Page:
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TikTok Sues Trump Administration, Arguing Ban Is Not Based on a ‘Bona Fide National Emergency’

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President Trump exceeded his legal authority in issuing an executive order that would ban TikTok in the U.S., the Chinese-owned video app company said in a lawsuit Monday against the administration.

That’s because Trump’s ban is “not based on a bona fide national emergency and authorizes the prohibition of activities that have not been found to pose ‘an unusual and extraordinary threat,'” as required under U.S. law, TikTok alleged in the federal lawsuit.

TikTok argued that Trump falsely invoked national-security concerns as a “pretext for furthering the President’s broader campaign of anti-China rhetoric in the run-up to the U.S. election” and that his actions against the app company “were heavily politicized.”

TikTok’s lawsuit names as defendants Trump, U.S. Commerce Secretary Wilbur Ross and the Commerce Department. The Justice Department, which represents the United States government in legal matters, declined to comment on TikTok’s lawsuit. The White House also declined to comment, according to media reports.

According to TikTok, the Trump administration “ignored our extensive efforts to address its concerns,” failed to act in good faith, and violated TikTok’s Fifth Amendment due-process rights through Trump’s ban.

The lawsuit challenges Trump’s Aug. 6 executive order that effectively would ban TikTok unless it is sold to an American buyer by Sept. 20. In the order, invoking the International Emergency Economic Powers Act (IEEPA), the president alleged that TikTok “continues to threaten the national security, foreign policy, and economy of the United States” based on the possibility that Chinese authorities could force TikTok to divulge user data.

TikTok, in its legal filing, said, “The executive order seeks to ban TikTok purportedly because of the speculative possibility that the application could be manipulated by the Chinese government. But, as the U.S. government is well aware, Plaintiffs have taken extraordinary measures to protect the privacy and security of TikTok’s U.S. user data,” including by storing that data on servers located outside of China (in the U.S. and Singapore).

While TikTok is owned by a Chinese company, it continues to insist that the “key personnel responsible for TikTok” are all American citizens based in the U.S. “and therefore are not subject to Chinese law.” Those executives include CEO Kevin Mayer, who joined TikTok and ByteDance in June, as well as TikTok’s global chief security officer and general counsel.

How the Trump Aug. 6 order will be applied to TikTok has yet to be determined by the Commerce Department. In its lawsuit, TikTok said it plans to seek a preliminary injunction blocking the enforcement of the executive order once the Commerce Department issues its regulations.

In a separate executive order issued Aug. 14, Trump set a 90-day deadline for Beijing-based ByteDance to divest TikTok’s U.S. assets, also purportedly to protect U.S. national security interests. That officially forces the unwinding of ByteDance’s 2017 acquisition of Muiscal.ly, whose users were migrated to TikTok the following year.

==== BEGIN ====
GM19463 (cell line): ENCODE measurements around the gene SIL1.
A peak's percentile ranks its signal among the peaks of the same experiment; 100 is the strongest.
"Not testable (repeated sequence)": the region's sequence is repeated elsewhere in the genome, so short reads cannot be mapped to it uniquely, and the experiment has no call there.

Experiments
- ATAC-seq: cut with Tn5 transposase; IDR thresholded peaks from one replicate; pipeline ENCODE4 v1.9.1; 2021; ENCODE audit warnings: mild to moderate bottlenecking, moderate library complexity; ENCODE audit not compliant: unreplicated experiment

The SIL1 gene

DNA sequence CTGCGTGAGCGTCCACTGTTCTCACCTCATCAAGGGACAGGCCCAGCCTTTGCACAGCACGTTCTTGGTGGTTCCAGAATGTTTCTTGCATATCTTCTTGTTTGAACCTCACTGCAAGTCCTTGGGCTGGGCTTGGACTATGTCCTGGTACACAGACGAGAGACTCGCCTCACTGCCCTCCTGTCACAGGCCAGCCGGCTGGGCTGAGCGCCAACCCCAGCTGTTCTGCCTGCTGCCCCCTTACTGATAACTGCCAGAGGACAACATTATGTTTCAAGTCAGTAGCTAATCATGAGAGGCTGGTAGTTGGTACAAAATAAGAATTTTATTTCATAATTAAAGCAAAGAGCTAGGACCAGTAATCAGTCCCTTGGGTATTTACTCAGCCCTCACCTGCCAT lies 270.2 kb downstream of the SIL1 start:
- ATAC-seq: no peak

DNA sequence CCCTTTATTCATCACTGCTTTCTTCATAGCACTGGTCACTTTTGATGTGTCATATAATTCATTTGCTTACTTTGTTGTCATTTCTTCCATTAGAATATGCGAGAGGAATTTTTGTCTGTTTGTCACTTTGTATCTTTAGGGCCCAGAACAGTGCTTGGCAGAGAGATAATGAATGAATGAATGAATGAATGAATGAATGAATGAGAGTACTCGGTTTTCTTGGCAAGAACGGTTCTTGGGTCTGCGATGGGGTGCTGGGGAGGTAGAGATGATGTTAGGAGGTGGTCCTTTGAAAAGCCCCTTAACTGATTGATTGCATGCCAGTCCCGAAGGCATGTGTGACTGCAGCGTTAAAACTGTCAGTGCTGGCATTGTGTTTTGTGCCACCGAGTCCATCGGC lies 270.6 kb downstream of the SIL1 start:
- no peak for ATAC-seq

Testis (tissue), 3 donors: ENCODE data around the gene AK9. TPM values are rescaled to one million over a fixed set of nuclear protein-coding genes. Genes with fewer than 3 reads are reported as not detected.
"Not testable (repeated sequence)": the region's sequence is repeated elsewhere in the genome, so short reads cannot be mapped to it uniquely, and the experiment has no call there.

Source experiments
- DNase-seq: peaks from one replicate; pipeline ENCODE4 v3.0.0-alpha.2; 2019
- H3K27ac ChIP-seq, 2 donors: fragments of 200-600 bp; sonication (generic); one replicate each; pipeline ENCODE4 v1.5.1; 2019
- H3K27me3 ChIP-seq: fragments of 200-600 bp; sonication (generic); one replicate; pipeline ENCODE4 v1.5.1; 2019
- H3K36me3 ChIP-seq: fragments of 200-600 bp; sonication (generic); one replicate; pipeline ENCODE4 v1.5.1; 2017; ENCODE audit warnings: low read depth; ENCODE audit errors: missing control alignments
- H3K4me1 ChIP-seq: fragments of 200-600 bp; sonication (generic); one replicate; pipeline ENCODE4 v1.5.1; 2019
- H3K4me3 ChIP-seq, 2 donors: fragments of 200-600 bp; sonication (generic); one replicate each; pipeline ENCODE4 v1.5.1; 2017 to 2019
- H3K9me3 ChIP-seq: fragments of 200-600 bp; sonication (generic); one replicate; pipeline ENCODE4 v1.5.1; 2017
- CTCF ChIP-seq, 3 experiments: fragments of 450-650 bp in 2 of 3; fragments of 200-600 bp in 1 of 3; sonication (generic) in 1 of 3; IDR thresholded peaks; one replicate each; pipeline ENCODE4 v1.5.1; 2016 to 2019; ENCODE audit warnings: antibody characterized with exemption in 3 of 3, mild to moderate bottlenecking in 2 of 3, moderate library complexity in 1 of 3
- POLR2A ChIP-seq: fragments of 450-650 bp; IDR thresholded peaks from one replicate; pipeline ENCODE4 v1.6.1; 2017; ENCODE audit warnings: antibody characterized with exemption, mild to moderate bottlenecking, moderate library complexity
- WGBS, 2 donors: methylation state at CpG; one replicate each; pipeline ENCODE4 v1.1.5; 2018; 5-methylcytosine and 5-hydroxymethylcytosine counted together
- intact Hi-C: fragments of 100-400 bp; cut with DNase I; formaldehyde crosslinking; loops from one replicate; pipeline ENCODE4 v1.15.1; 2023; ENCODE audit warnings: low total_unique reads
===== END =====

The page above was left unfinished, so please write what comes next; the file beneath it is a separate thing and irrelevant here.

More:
If TikTok fails in its legal effort to stop the Trump administration from imposing the ban, it seems all but likely ByteDance will be forced to try to clinch a deal to sell the popular video-sharing app.

Microsoft confirmed it was in talks to buy TikTok, while other U.S. buyers reportedly interested in TikTok include Twitter and software giant Oracle, led by chairman Larry Ellison, who has said he is a supporter of Trump.

TikTok said it has more than 1,500 employees in the U.S. and that it plans to hire 10,000 more employees in California, Texas, New York, Tennessee, Florida, Michigan Illinois, and Washington State.

“To be clear, we far prefer constructive dialogue over litigation,” TikTok said in a statement announcing the Trump lawsuit. “But with the Executive Order threatening to bring a ban on our U.S. operations — eliminating the creation of 10,000 American jobs and irreparably harming the millions of Americans who turn to this app for entertainment, connection, and legitimate livelihoods that are vital especially during the pandemic — we simply have no choice.”

In its lawsuit, TikTok disclosed specific usage numbers in the U.S. As of June 2020, the company said, it has 91 million monthly active users — up from 11 million in January 2019. Currently, TikTok says it has more than 100 million U.S. monthly active users and over 50 million daily users. Worldwide, TikTok said it had almost 700 million monthly active users in July 2020. To date, the app has been downloaded more than 2 billion times.

Trump, in publicly commenting on TikTok over the last several weeks, has repeatedly insisted that the U.S. government deserves a cut of the proceeds of any sale of the app company’s business. However, experts say there’s no legal precedent for that.

In its lawsuit, TikTok said, “The President’s demands for payments have no relationship to any conceivable national security concern and serve only to underscore that Defendants failed to provide Plaintiffs with the due process required by law.”

TikTok filed the suit in the U.S. District Court for the Central District of California Western Division. The docket number is 2:20-CV-07672.